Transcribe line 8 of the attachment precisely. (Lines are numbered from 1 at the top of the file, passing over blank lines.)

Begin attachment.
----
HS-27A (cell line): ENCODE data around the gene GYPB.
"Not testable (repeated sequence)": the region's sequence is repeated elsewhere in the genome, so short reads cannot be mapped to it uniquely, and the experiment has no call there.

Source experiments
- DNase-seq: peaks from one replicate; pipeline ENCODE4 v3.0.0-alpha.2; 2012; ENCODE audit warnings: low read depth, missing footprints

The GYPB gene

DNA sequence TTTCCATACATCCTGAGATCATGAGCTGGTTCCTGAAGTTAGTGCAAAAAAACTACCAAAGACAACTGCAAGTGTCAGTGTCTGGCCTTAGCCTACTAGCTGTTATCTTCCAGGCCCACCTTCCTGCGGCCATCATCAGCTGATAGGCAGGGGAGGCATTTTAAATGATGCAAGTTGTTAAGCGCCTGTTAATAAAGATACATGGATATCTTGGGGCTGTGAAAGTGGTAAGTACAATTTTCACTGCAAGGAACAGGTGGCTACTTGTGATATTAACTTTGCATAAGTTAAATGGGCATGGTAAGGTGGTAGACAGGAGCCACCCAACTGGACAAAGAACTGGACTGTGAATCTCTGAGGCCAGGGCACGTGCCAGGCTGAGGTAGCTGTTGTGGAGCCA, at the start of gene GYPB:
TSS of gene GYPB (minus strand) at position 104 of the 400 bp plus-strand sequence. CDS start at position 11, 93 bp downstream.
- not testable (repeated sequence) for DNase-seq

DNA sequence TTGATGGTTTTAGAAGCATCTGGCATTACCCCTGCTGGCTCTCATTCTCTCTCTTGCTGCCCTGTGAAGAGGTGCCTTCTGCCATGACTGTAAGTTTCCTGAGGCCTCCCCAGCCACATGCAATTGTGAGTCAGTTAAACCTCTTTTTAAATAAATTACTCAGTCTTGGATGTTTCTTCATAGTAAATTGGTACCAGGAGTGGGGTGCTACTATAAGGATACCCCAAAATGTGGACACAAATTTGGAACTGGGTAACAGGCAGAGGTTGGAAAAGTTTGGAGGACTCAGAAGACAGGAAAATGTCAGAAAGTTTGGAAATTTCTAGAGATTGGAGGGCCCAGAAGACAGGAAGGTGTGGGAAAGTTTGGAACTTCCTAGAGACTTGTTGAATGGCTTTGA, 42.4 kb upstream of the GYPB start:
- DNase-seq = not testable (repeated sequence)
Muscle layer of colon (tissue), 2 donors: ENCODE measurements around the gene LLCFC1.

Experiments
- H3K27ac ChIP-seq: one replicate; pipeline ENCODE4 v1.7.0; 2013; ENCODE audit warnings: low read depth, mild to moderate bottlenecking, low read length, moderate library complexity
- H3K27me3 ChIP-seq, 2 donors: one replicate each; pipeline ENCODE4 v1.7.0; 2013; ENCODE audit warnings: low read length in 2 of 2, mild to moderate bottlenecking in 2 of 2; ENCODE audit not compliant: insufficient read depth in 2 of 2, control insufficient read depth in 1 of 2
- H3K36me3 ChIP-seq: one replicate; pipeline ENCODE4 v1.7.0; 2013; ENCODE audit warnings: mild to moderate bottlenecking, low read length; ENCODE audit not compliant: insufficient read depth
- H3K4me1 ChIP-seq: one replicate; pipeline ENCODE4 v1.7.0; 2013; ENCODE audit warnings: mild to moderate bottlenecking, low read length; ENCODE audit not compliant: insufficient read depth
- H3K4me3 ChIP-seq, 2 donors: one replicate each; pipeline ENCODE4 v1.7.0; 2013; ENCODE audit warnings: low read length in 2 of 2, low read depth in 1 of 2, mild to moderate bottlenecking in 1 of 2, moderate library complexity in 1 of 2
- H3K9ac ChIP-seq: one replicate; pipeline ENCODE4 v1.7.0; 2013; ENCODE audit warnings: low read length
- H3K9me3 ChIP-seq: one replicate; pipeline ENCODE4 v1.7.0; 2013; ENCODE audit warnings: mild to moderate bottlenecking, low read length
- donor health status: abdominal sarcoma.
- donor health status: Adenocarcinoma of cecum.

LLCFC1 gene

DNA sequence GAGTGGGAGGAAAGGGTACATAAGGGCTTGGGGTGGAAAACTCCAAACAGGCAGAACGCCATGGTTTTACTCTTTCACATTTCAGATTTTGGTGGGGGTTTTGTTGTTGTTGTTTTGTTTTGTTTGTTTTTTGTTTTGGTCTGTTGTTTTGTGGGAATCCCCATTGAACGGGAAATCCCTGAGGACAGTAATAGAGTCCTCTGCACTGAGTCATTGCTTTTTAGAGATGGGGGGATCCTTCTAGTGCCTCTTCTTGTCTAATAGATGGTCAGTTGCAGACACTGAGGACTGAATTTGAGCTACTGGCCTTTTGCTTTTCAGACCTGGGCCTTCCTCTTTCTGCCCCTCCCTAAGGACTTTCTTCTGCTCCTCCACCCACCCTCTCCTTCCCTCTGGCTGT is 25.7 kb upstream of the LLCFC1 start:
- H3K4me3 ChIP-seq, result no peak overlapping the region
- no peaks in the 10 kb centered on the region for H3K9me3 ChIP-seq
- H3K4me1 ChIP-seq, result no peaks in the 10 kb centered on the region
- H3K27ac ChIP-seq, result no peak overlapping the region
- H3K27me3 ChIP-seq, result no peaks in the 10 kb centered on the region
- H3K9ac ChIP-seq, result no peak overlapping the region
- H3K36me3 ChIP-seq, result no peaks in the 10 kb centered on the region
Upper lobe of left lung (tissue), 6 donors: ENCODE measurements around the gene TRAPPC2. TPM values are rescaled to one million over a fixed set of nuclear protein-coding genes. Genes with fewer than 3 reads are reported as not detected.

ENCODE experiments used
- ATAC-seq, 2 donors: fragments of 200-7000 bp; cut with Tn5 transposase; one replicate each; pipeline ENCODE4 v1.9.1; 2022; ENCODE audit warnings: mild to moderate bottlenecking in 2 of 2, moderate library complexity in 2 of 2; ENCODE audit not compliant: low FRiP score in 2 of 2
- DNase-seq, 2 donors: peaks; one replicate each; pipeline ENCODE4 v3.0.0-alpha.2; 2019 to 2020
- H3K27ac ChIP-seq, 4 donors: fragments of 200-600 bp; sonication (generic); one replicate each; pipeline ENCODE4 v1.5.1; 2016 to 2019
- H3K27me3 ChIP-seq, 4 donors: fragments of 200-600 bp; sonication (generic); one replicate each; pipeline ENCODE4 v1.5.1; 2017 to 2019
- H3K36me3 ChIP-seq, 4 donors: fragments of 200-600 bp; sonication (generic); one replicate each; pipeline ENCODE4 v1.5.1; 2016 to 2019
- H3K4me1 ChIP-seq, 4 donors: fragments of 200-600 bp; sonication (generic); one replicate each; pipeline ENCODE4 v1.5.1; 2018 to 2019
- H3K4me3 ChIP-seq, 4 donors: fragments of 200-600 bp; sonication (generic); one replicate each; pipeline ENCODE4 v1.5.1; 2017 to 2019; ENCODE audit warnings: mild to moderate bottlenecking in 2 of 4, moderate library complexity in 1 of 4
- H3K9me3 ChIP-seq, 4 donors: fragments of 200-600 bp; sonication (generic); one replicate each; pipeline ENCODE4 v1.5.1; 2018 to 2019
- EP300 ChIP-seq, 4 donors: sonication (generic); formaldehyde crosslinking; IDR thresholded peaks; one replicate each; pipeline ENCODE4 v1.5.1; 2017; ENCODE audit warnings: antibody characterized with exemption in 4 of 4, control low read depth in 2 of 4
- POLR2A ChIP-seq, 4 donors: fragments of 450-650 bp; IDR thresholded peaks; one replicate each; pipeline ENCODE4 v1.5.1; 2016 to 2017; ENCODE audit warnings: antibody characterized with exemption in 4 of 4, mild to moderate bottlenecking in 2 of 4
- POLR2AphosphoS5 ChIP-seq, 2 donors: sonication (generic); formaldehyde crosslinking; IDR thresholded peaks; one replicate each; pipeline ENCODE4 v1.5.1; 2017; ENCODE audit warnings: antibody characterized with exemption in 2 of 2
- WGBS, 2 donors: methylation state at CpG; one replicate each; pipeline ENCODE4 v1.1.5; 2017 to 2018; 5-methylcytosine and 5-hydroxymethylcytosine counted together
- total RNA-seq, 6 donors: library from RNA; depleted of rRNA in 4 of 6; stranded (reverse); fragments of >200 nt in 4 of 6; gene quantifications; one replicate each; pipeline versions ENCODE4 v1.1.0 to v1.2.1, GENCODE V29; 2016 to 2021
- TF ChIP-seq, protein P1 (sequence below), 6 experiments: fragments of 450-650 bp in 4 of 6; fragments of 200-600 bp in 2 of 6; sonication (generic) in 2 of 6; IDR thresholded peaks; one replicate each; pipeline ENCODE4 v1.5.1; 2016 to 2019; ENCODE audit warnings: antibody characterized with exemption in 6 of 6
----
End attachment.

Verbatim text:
- not testable (repeated sequence) for DNase-seq